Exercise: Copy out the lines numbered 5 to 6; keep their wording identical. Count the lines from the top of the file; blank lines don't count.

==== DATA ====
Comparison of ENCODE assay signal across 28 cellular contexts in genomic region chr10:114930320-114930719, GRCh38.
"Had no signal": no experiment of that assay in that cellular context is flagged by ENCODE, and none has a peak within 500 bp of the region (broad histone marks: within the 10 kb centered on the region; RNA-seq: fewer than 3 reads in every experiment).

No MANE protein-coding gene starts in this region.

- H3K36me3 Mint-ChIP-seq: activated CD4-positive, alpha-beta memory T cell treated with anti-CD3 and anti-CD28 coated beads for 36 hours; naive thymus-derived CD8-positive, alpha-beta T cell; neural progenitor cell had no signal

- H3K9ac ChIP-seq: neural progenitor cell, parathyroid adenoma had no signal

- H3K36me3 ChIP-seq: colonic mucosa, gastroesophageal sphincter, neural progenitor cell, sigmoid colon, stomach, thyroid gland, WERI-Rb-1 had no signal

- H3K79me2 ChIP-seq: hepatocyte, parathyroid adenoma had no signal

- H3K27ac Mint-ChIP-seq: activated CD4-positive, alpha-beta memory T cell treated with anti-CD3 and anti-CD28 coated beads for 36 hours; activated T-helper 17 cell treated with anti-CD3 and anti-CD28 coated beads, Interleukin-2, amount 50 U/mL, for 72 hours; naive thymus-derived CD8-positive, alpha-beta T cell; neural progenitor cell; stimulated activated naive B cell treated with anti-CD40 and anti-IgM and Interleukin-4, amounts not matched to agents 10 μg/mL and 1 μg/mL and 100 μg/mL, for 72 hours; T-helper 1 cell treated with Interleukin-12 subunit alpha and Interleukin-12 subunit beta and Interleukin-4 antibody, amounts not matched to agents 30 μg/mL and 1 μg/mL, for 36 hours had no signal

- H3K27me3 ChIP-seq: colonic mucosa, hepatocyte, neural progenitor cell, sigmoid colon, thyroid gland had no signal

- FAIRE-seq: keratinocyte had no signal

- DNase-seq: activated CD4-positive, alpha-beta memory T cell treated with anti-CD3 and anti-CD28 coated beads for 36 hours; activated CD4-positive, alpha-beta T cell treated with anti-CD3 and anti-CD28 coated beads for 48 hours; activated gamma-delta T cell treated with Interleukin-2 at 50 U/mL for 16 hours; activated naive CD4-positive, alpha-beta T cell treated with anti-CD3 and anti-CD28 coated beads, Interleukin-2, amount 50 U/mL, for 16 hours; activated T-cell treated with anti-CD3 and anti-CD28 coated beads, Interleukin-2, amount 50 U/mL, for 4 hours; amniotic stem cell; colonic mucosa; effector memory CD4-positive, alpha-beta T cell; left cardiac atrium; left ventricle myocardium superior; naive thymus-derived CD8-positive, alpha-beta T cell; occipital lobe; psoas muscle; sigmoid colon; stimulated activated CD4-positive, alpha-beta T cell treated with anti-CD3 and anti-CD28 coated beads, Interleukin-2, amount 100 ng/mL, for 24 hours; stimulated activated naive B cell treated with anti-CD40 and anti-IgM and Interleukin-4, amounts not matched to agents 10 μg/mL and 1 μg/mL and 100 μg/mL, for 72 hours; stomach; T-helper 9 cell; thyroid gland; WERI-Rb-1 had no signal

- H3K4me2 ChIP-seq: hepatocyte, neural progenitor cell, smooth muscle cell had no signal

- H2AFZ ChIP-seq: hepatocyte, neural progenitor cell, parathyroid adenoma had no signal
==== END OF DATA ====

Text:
- H3K9ac ChIP-seq: neural progenitor cell, parathyroid adenoma had no signal

- H3K36me3 ChIP-seq: colonic mucosa, gastroesophageal sphincter, neural progenitor cell, sigmoid colon, stomach, thyroid gland, WERI-Rb-1 had no signal